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HTML5 What is it and why you should care

Written by: Peter Fisher on March 27, 2012
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HTML Hyper Text Markup Language

HTML is the basic building blocks of all web pages

Yesterday (March 26th) I went to a  HTML5 pre conference at Dev Week 2012. The HTML5 workshop was hosted by Jeff Prosise, a well renowned web developer and a expert in web based programming languages such as JavaScript and HTML5. The following is a short summary of some of the things I took away from the conference.

What is HTML5?

Its a mixture of the following:

  • Advances in JavaScript
  • Better HTML semantics
  • A shift in ownership of validation and input device capture from JavaScript to the browser

HTML5 is a series of  standards and API specifications. Each API is at a different point in its development and therefore different browsers support different levels of each specification.  Before you roll your eyes and think this is a major disadvantage, you will be pleased to hear that many of the ‘core‘ features are already available in common browsers.  Also frameworks such are Modernizr are available to poly fill some of the missing functionality into legacy browsers.

Think of  HTML5 as a container of API’s which will greatly improve the user experience.  Some of these API’s will have an affect on multiple systems such as the browser (validation), the file system (File API) and the server (AJAX2).  It’s fair to say that the advances in HTML5 are quite broad reaching.

When will HTML5 be classed as finished?

The short answer is that no one truly knows.  As HTML5 is made from an ever changing set of specifications its fair to say that HTML5 will be in ‘Working Draft‘ status for quite some time and HTML6 is not in the pipeline. There are schools of thought that suggest that HTML6 wont ever happen or at the very least not happen for many many years from now.

What state is HTML5 in now?

HTML5 is classed as a “Working Draft”. This means that many of its features are ready for development/production environments and some advanced features are only compatible with certain browsers.  It also means that the API’s are still up for review and can change.  You can see how well your browser handles HTML5 by going to the html5test site.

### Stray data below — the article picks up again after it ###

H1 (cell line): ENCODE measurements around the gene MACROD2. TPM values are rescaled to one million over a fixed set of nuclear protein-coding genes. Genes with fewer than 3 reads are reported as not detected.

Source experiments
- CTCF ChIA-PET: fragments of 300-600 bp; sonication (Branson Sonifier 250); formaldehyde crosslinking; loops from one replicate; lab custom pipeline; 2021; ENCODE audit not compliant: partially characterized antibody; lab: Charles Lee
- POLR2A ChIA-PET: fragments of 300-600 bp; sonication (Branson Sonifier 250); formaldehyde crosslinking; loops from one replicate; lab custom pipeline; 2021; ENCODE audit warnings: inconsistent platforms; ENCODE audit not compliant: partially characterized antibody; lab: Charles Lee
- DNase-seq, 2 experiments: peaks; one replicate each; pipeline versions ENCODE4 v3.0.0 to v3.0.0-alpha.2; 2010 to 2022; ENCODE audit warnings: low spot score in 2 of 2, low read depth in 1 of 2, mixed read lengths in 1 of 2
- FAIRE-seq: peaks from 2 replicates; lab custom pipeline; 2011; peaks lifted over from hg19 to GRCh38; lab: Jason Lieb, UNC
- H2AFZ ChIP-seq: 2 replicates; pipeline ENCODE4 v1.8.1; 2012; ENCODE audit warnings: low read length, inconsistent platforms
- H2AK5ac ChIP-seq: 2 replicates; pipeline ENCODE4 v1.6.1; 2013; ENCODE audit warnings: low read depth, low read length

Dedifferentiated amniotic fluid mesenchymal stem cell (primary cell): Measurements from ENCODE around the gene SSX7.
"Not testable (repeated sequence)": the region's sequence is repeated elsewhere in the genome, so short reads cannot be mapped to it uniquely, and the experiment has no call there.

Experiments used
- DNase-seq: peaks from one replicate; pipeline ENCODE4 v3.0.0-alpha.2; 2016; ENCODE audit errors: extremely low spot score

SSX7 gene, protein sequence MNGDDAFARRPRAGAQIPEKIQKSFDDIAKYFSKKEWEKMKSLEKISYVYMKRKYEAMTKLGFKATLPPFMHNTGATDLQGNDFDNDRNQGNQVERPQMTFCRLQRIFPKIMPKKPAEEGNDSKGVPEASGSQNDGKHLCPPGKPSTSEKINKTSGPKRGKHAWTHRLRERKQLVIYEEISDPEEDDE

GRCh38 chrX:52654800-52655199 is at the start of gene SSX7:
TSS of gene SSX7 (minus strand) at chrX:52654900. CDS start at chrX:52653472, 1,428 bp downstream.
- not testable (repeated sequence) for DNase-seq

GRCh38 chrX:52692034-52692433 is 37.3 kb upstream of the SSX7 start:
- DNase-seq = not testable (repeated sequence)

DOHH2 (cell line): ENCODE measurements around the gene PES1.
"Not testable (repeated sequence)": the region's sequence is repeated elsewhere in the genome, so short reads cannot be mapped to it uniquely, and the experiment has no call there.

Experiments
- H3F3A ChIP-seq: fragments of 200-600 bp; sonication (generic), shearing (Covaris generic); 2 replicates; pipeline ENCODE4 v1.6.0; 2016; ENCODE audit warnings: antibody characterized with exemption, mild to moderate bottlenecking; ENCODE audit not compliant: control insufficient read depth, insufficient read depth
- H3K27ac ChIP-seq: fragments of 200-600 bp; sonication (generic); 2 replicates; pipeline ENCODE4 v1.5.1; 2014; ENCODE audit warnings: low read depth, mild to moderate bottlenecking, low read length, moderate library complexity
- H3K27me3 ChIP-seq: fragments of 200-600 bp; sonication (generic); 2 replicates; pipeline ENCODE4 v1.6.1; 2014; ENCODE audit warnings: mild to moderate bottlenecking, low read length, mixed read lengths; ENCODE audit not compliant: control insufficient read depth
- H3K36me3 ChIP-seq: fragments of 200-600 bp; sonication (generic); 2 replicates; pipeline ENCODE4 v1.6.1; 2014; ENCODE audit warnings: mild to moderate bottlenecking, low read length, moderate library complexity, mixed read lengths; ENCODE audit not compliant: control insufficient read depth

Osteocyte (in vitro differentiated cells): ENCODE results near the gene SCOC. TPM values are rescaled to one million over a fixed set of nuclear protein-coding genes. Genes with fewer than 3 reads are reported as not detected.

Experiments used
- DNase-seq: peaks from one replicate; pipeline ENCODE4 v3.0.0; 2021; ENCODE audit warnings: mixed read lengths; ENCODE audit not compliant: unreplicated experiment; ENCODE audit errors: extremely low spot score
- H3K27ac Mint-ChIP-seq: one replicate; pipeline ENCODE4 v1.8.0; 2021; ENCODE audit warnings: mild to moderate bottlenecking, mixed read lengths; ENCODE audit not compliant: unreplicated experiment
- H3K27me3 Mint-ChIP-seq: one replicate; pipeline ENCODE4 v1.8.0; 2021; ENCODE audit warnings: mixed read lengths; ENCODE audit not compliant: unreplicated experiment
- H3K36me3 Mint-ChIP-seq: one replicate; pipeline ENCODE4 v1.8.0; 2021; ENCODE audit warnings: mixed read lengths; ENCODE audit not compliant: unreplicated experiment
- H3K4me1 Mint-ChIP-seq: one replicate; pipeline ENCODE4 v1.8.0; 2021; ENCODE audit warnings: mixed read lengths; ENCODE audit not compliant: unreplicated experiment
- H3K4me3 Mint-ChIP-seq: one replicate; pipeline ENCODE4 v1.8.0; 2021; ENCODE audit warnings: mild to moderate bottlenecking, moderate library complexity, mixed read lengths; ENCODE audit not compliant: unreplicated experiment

What HTML5  features can be used now?

This depends on the app/website that you are developing and who it is targeted at. If you are making a web app which you know is being used on HTML5 specific browsers then there is no reason why you cant delve into the advanced features of  HTML5.  If on the other hand, you are making a app which requires cross browser support then you should look at the base line feature set . These are features that are supported by all the modern browsers.  Use IE9 as a benchmark for what feature you can use. Most of the core features are available to many browsers (IE9+).

These include (but not limited too):

  • Many new markup elements
  • Canvas API
  • Geo Location API
  • Video API
  • Audio API
  • Local Storage API

What browser has the least support for HTML5 and why?

The award goes to Microsoft Internet Explorer Nine and to this day the browser is a thorn in Microsoft’s side. When the browser was in development, Microsoft held a large portion of the browser market share and during development Microsoft decided to go their own way and produce a browser which only implemented some (Less then 50 %)  features and standards of HTML5. Once the browser was ready for production Microsoft found their share of the browser market slipping away to other browsers such as Chrome, Safari and FireFox which adopted more advanced HTML5 features.  Also the nature of the Microsoft machine doesn’t allow them to release software as quickly as other software vendors and thus they are not able to keep up with the pace of HTML5 in the public domain.  However Microsoft are championing HTML5 in their next version of Internet Explorer (IE10). This will be rolled out with the next Windows Operating System (Windows 8).

IE9 will become the next IE6 regarding standard support

How will the browser change?

HTML5 puts more responsibility on the browser to interpret and validate user input with a better form API.  If the input has the type of tel, it will display a number pad  on mobile devices when the input has focus.  Likewise if the input has the type of email a standard email validation rule is applied when the form is requested. Furthermore extra attributes can be given to the input field to define them as required or if they are to be validated against a regular expression. These advances take the pressures of data validation and data capture away from JavaScript. However please make sure any user input is validated and sanitized via the server.

Another browser enhancement comes from the Selectors API which allows the browser to make native DOM element selector calls such as querySelector(pattern) and querySelectorAll(pattern). As these are native calls they are more efficient than jQuery selector calls.

This post doesn’t even scrape the surface of what I learnt from the HTML5 workshop, for one thing I haven’t shown any examples of code or explained any of the API calls.  However as I develop my own HTML5 apps, I hope to write more posts on the subject.

The talk Jeff Prosise gave at DevWeek 2012 was well structured and well explained. If you are interested in hearing more about HTML5 then I highly recommend going to one of his talks

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Peter Fisher is a web developer working in Gloucester UK. Founder of the digital agency Websomatic, author of this blog and the HowToCodeWell Youtube channel. Peter has over ten years of web development experience under his belt

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